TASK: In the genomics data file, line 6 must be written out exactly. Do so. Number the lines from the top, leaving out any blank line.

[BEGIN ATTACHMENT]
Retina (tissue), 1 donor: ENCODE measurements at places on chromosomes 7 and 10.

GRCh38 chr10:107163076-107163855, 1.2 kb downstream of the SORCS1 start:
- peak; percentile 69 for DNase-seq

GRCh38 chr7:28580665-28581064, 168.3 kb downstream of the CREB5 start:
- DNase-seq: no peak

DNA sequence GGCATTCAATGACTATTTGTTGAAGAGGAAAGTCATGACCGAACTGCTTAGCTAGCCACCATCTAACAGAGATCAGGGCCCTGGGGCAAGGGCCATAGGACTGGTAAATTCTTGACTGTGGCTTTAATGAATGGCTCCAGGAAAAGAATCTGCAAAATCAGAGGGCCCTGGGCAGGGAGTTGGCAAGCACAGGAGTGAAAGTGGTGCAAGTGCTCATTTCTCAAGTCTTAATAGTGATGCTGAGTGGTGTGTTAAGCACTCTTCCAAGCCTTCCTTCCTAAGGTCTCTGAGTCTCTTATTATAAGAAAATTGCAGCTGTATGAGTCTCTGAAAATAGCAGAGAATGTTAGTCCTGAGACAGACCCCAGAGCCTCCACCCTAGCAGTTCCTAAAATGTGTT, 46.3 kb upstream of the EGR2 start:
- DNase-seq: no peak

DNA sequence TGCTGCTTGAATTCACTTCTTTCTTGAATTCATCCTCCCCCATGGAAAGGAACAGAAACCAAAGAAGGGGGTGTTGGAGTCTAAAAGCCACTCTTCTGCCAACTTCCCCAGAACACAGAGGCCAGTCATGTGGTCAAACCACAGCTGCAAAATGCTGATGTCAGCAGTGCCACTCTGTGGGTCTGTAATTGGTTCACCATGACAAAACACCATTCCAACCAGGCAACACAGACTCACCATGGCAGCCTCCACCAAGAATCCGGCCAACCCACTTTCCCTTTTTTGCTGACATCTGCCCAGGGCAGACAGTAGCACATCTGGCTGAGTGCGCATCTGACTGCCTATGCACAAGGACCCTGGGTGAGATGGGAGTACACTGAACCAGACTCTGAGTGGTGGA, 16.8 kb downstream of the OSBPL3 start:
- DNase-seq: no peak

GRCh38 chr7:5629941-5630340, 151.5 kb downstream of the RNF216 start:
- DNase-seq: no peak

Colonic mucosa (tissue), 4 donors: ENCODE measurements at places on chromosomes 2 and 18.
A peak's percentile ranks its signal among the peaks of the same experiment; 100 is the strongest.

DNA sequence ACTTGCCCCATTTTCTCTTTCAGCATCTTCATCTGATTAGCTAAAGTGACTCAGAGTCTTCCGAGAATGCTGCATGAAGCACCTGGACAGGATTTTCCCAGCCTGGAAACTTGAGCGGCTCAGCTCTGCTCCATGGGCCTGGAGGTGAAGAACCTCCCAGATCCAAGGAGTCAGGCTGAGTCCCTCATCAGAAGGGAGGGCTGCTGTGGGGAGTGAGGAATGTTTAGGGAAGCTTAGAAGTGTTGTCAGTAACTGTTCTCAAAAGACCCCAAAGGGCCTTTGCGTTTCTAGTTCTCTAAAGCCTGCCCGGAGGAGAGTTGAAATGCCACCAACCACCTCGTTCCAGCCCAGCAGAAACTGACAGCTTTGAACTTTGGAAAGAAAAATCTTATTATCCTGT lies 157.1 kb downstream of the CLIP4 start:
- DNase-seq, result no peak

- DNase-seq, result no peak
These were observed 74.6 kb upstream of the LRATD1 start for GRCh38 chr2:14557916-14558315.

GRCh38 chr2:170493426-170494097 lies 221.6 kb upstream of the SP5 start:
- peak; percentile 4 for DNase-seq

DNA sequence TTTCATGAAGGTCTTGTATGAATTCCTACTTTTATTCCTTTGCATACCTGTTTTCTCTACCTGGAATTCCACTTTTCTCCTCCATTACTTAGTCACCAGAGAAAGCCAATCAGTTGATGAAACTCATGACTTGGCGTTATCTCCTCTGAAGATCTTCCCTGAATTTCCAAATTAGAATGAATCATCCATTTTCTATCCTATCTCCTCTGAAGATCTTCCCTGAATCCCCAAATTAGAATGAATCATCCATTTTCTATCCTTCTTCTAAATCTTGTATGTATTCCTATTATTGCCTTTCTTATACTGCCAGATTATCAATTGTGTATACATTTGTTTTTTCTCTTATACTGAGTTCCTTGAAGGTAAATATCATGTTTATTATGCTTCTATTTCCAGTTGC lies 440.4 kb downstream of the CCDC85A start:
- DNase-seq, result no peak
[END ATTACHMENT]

DNA sequence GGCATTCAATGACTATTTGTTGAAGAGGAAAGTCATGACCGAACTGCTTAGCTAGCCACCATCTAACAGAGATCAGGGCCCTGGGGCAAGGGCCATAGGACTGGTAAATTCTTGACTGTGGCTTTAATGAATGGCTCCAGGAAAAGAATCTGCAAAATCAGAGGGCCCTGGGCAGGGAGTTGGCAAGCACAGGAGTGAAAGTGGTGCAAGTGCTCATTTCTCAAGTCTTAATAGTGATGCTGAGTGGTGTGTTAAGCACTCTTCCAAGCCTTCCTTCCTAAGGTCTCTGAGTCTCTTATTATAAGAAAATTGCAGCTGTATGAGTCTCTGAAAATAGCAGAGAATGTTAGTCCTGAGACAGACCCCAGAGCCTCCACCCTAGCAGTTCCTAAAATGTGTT, 46.3 kb upstream of the EGR2 start: